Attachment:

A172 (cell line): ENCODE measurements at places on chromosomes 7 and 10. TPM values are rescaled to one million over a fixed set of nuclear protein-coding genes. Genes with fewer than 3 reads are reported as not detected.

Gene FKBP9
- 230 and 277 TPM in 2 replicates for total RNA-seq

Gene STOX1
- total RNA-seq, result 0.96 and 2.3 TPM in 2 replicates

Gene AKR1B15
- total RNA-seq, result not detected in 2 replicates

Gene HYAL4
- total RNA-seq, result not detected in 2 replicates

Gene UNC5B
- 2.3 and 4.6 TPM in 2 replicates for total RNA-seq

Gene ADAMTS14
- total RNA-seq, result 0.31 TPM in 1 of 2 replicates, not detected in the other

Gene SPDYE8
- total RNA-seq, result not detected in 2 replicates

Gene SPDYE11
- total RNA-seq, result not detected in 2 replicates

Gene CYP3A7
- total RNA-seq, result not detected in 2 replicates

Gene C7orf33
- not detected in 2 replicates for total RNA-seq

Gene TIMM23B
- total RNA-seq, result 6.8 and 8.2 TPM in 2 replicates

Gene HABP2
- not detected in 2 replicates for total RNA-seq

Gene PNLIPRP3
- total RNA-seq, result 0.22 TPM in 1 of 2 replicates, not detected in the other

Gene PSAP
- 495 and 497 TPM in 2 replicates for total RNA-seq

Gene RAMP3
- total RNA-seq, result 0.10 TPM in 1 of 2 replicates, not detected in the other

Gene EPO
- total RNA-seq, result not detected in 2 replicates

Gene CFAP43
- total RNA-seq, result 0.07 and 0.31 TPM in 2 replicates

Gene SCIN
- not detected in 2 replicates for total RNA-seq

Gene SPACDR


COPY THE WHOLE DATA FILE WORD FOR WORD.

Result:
A172 (cell line): ENCODE measurements at places on chromosomes 7 and 10. TPM values are rescaled to one million over a fixed set of nuclear protein-coding genes. Genes with fewer than 3 reads are reported as not detected.

Gene FKBP9
- 230 and 277 TPM in 2 replicates for total RNA-seq

Gene STOX1
- total RNA-seq, result 0.96 and 2.3 TPM in 2 replicates

Gene AKR1B15
- total RNA-seq, result not detected in 2 replicates

Gene HYAL4
- total RNA-seq, result not detected in 2 replicates

Gene UNC5B
- 2.3 and 4.6 TPM in 2 replicates for total RNA-seq

Gene ADAMTS14
- total RNA-seq, result 0.31 TPM in 1 of 2 replicates, not detected in the other

Gene SPDYE8
- total RNA-seq, result not detected in 2 replicates

Gene SPDYE11
- total RNA-seq, result not detected in 2 replicates

Gene CYP3A7
- total RNA-seq, result not detected in 2 replicates

Gene C7orf33
- not detected in 2 replicates for total RNA-seq

Gene TIMM23B
- total RNA-seq, result 6.8 and 8.2 TPM in 2 replicates

Gene HABP2
- not detected in 2 replicates for total RNA-seq

Gene PNLIPRP3
- total RNA-seq, result 0.22 TPM in 1 of 2 replicates, not detected in the other

Gene PSAP
- 495 and 497 TPM in 2 replicates for total RNA-seq

Gene RAMP3
- total RNA-seq, result 0.10 TPM in 1 of 2 replicates, not detected in the other

Gene EPO
- total RNA-seq, result not detected in 2 replicates

Gene CFAP43
- total RNA-seq, result 0.07 and 0.31 TPM in 2 replicates

Gene SCIN
- not detected in 2 replicates for total RNA-seq

Gene SPACDR